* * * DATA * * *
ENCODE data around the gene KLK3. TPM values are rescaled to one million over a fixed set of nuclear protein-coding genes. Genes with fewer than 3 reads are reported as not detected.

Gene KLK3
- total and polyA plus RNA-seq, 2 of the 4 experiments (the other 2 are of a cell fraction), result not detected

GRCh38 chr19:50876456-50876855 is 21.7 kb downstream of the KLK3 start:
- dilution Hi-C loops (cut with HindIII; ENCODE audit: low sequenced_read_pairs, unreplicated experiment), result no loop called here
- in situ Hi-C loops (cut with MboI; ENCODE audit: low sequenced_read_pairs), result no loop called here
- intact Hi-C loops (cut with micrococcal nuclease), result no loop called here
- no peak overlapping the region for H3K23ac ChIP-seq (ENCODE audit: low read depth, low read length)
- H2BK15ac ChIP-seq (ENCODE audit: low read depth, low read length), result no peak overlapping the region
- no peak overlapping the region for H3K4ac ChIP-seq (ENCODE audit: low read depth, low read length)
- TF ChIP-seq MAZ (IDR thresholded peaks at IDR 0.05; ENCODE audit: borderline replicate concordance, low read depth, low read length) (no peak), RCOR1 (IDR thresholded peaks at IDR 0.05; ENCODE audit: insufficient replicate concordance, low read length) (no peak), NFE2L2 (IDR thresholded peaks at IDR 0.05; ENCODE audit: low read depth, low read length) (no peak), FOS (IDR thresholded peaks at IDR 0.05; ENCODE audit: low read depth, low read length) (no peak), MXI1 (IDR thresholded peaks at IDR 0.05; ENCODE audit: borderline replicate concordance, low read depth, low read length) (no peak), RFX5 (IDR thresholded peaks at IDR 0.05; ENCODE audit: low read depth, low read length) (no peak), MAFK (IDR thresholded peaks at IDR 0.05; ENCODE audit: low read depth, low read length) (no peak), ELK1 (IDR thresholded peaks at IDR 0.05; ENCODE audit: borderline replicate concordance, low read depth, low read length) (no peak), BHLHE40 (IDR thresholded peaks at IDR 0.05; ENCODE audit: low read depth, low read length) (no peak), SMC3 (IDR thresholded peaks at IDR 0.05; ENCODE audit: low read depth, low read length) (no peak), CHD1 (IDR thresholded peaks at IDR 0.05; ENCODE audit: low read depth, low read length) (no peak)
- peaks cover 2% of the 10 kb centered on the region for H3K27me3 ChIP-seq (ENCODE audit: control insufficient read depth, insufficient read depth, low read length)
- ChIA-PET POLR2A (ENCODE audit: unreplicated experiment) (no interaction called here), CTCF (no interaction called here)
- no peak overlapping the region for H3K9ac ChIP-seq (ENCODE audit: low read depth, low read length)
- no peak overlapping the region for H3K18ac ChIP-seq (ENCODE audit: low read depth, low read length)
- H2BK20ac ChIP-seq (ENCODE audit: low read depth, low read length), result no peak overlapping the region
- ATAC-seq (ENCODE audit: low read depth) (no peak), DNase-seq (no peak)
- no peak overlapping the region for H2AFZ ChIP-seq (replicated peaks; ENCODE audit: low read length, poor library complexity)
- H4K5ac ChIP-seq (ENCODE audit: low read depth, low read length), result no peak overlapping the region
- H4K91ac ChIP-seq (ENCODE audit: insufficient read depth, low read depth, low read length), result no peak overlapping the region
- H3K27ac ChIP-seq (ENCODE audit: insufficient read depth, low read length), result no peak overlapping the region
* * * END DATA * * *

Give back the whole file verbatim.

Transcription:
ENCODE data around the gene KLK3. TPM values are rescaled to one million over a fixed set of nuclear protein-coding genes. Genes with fewer than 3 reads are reported as not detected.

Gene KLK3
- total and polyA plus RNA-seq, 2 of the 4 experiments (the other 2 are of a cell fraction), result not detected

GRCh38 chr19:50876456-50876855 is 21.7 kb downstream of the KLK3 start:
- dilution Hi-C loops (cut with HindIII; ENCODE audit: low sequenced_read_pairs, unreplicated experiment), result no loop called here
- in situ Hi-C loops (cut with MboI; ENCODE audit: low sequenced_read_pairs), result no loop called here
- intact Hi-C loops (cut with micrococcal nuclease), result no loop called here
- no peak overlapping the region for H3K23ac ChIP-seq (ENCODE audit: low read depth, low read length)
- H2BK15ac ChIP-seq (ENCODE audit: low read depth, low read length), result no peak overlapping the region
- no peak overlapping the region for H3K4ac ChIP-seq (ENCODE audit: low read depth, low read length)
- TF ChIP-seq MAZ (IDR thresholded peaks at IDR 0.05; ENCODE audit: borderline replicate concordance, low read depth, low read length) (no peak), RCOR1 (IDR thresholded peaks at IDR 0.05; ENCODE audit: insufficient replicate concordance, low read length) (no peak), NFE2L2 (IDR thresholded peaks at IDR 0.05; ENCODE audit: low read depth, low read length) (no peak), FOS (IDR thresholded peaks at IDR 0.05; ENCODE audit: low read depth, low read length) (no peak), MXI1 (IDR thresholded peaks at IDR 0.05; ENCODE audit: borderline replicate concordance, low read depth, low read length) (no peak), RFX5 (IDR thresholded peaks at IDR 0.05; ENCODE audit: low read depth, low read length) (no peak), MAFK (IDR thresholded peaks at IDR 0.05; ENCODE audit: low read depth, low read length) (no peak), ELK1 (IDR thresholded peaks at IDR 0.05; ENCODE audit: borderline replicate concordance, low read depth, low read length) (no peak), BHLHE40 (IDR thresholded peaks at IDR 0.05; ENCODE audit: low read depth, low read length) (no peak), SMC3 (IDR thresholded peaks at IDR 0.05; ENCODE audit: low read depth, low read length) (no peak), CHD1 (IDR thresholded peaks at IDR 0.05; ENCODE audit: low read depth, low read length) (no peak)
- peaks cover 2% of the 10 kb centered on the region for H3K27me3 ChIP-seq (ENCODE audit: control insufficient read depth, insufficient read depth, low read length)
- ChIA-PET POLR2A (ENCODE audit: unreplicated experiment) (no interaction called here), CTCF (no interaction called here)
- no peak overlapping the region for H3K9ac ChIP-seq (ENCODE audit: low read depth, low read length)
- no peak overlapping the region for H3K18ac ChIP-seq (ENCODE audit: low read depth, low read length)
- H2BK20ac ChIP-seq (ENCODE audit: low read depth, low read length), result no peak overlapping the region
- ATAC-seq (ENCODE audit: low read depth) (no peak), DNase-seq (no peak)
- no peak overlapping the region for H2AFZ ChIP-seq (replicated peaks; ENCODE audit: low read length, poor library complexity)
- H4K5ac ChIP-seq (ENCODE audit: low read depth, low read length), result no peak overlapping the region
- H4K91ac ChIP-seq (ENCODE audit: insufficient read depth, low read depth, low read length), result no peak overlapping the region
- H3K27ac ChIP-seq (ENCODE audit: insufficient read depth, low read length), result no peak overlapping the region